Late last week, the NLRB issued its second decision in a case involving employee use of social media. In Karl Knauz BMW, the Board concluded that the firing of a BMW salesman for photos and comments posted to his Facebook page did not violate federal labor law, because the activity was not concerted or protected. For the background on this case, please go here to read my post from a year ago discussing the Administrative Law Judge’s earlier decision.
The case hinged on whether Knauz BMW terminated a salesperson for posting mocking comments and photos with co-workers about serving hot dogs at a luxury BMW car event, or for posting photos of an embarrassing and potentially dangerous accident at an adjacent Land Rover dealership. The NLRB concluded that it was the latter, which did not invoke the Act’s safeguards for protected concerted activity:
It was posted solely by [the employee], apparently as a lark, without any discussion with any other employee of the Respondent, and had no connection to any of the employees’ terms and conditions of employment. It is so obviously unprotected that it is unnecessary to discuss whether the mocking tone of the posting further affects the nature of the posting.
This case, however, is not a total victory for employers. In addition to ruling on the legality of the termination, the NLRB also ruled on the illegality of the employer’s “Courtesy” rule, which stated:
Courtesy is the responsibility of every employee. Everyone is expected to be courteous, polite and friendly to our customers, vendors and suppliers, as well as to their fellow employees. No one should be disrespectful or use profanity or any other language which injures the image or reputation of the Dealership.
As was the case in the Costco case decided last month, the NLRB took issue with a facially neutral workplace policy that, if taken to its illogical extreme, could potentially chill employees’ conversation about workplace conditions:
We find the “Courtesy” rule unlawful because employees would reasonably construe its broad prohibition against “disrespectful” conduct and “language which injures the image or reputation of the Dealership” as encompassing Section 7 activity, such as employees’ protected statements … that object to their working conditions and seek the support of others in improving them…. A reasonable employee who wishes to avoid discipline or discharge will surely pay careful attention and exercise caution when he is told what lines he may not safely cross at work.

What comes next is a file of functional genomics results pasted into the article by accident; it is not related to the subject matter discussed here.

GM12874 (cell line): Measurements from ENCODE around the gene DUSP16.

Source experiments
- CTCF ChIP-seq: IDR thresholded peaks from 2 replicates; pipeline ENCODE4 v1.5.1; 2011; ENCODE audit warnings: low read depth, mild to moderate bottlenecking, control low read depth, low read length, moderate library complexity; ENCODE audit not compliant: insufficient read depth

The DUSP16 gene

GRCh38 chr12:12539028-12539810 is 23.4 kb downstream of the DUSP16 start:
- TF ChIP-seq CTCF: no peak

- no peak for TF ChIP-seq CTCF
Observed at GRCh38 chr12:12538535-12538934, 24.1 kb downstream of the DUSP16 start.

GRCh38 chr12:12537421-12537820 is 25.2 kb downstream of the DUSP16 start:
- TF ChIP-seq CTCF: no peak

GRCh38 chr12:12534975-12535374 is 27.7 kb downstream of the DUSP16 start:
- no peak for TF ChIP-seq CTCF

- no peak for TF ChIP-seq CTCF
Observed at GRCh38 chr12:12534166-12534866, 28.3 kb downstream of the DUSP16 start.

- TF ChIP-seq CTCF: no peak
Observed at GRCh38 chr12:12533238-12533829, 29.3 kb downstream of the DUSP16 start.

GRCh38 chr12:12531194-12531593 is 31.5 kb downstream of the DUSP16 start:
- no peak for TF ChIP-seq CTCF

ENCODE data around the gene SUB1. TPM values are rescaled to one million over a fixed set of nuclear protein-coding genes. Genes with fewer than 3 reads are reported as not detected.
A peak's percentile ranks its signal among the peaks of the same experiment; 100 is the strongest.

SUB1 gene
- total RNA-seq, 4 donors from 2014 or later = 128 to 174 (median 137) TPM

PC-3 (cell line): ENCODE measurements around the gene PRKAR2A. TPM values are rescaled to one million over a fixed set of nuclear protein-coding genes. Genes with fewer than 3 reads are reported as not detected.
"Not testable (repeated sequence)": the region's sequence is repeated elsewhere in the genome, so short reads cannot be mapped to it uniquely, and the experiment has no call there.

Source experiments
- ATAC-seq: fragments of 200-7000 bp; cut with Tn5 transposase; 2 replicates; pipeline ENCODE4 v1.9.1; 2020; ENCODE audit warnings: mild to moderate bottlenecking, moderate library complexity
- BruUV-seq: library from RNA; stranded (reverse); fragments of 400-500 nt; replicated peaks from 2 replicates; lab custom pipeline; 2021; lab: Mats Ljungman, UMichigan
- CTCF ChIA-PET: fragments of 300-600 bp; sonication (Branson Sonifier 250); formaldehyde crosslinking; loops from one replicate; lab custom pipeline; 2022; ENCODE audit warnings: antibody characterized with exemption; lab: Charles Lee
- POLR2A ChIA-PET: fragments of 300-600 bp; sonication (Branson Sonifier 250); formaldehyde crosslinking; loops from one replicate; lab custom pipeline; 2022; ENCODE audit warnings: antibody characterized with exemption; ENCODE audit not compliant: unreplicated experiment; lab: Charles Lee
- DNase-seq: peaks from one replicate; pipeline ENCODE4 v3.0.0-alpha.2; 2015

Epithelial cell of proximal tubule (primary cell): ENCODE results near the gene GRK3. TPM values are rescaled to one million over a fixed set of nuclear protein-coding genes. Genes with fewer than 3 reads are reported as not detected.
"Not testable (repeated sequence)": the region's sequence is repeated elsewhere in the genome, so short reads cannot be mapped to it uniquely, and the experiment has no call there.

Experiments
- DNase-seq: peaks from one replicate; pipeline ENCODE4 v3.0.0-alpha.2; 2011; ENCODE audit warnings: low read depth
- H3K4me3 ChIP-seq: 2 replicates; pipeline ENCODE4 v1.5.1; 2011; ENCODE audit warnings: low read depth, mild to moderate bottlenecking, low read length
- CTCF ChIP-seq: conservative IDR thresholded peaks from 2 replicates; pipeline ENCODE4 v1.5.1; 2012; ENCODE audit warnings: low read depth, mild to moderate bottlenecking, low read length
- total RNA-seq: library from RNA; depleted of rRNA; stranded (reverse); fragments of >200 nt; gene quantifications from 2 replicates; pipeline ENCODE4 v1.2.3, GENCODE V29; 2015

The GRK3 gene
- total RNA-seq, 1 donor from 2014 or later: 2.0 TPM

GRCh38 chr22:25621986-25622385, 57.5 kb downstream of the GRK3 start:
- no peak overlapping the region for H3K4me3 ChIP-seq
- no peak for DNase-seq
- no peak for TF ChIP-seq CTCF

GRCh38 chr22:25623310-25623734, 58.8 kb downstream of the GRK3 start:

As was the case in Costco, Member Hayes dissented. He criticized the majority for making a stretched and tortured interpretation of the work rule at-issue. He instead called for a reasoned reading of the rule as a whole:
Reasonably construed and read as a whole, the rule is nothing more than a common-sense behavioral guideline for employees…. Nothing in the rule suggests a restriction on the content of conversations (such as a prohibition against discussion of wages); rather the rule concerns the tenor of any conversation. In short, by its “Courtesy” rule the Respondent sought to promote civility and decorum in the workplace and prevent conduct that injures the dealership’s reputation—purposes that would have been patently obvious to Respondent’s employees, who depend on the dealership’s image for their livelihoods.
Unfortunately for employers, Member Hayes was out-voted 2 – 1.
What now for employers, as we are starting to receive some clarity on these issues from actual Board decisions instead of advice memoranda?
- Unfortunately, the rationale of these decision on the legality of workplace communication policies is as strained as that suggested by the Office of General Counsel earlier this year. For now, the best course of action is to tread cautiously when dealing with these issues (and hope that November’s election brings some relief to the American business community from activist federal agencies).
- In the meantime, however, employers need to pay careful and diligent attention to this issue. Social media and other employee communication policies remain on the forefront of the NLRB’s hit parade. No matter how this issue ultimately shakes out, and no matter how ludicrous this result seems, this case, Costco, and Fresenius USA Manufacturing (giving employees a right to make vulgar, offensive, or threatening statements, and then lie about them to their employer) deserve the attention of every company doing business in America.
[Hat tip: Workplace Prof Blog]